Danish crime: The Woman from Bratislava

One of the crime novels waiting for me under the Christmas tree was Leif Davidsen’s The Woman from Bratislava (2001). I’d been eyeing this one up for a while, and was very pleased that Santa had been clever enough to bring it along.

The Woman from Bratislava (Eurocrime)

I’ve not read any Danish crime fiction since Peter Hoeg’s Miss Smilla’s Feeling for Snow (1992), but Davidsen, described by The Sunday Times as ‘one of Denmark’s top crime writers’, seems like a good author to try out. He’s a former journalist who specialised in Russian and Eastern European affairs, and has a particular interest in the legacy of the Second World War and the Bosnian conflict. He tends to use the crime/thriller format to explore larger political and historical issues, which immediately draws me to his work. In The Woman from Bratislava, a middle-aged Danish lecturer receives a visit from an Eastern European woman who says she’s his half-sister. Their father, a former SS officer, had been declared dead in 1952, but in fact went on to live a second, secret life. Oh, and his other sister is a possible Stasi agent…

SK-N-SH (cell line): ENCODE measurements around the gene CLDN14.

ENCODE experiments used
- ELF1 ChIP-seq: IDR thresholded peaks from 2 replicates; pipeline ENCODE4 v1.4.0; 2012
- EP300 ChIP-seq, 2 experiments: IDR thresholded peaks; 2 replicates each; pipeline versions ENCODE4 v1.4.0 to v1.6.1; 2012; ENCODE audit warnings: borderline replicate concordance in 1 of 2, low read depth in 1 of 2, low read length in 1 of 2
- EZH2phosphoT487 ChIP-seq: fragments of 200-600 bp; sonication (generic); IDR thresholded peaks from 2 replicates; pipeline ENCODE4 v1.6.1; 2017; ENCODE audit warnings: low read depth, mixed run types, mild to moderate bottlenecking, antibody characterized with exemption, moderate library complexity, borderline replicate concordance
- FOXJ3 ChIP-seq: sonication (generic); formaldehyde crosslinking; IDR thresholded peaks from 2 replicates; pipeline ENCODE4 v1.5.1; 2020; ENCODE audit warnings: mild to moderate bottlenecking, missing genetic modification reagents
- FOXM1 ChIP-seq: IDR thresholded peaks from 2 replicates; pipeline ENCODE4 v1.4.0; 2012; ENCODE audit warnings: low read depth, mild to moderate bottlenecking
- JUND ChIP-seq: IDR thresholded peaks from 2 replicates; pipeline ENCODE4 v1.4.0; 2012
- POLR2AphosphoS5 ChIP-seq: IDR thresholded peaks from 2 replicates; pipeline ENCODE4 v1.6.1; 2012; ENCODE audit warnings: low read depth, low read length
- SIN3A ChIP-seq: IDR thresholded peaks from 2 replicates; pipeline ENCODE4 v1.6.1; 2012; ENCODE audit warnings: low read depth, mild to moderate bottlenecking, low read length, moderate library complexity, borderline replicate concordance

All this before the first murder takes place :O

So far I’ve only read the prologue, but was gripped by its fusion of European history, secret service intrigue and dry humour. I’m hoping that the rest of the novel lives up to this early promise and will report in due course.

The Woman from Bratislava is published by EuroCrime, an imprint of Arcadia. Their website is one of my favourite places to browse for new crime fiction in translation (when I looked in today there were Norwegian, Swiss, French, Spanish and Greek novels on offer – and that was just the first page).

See later post for a full review of The Woman from Bratislava

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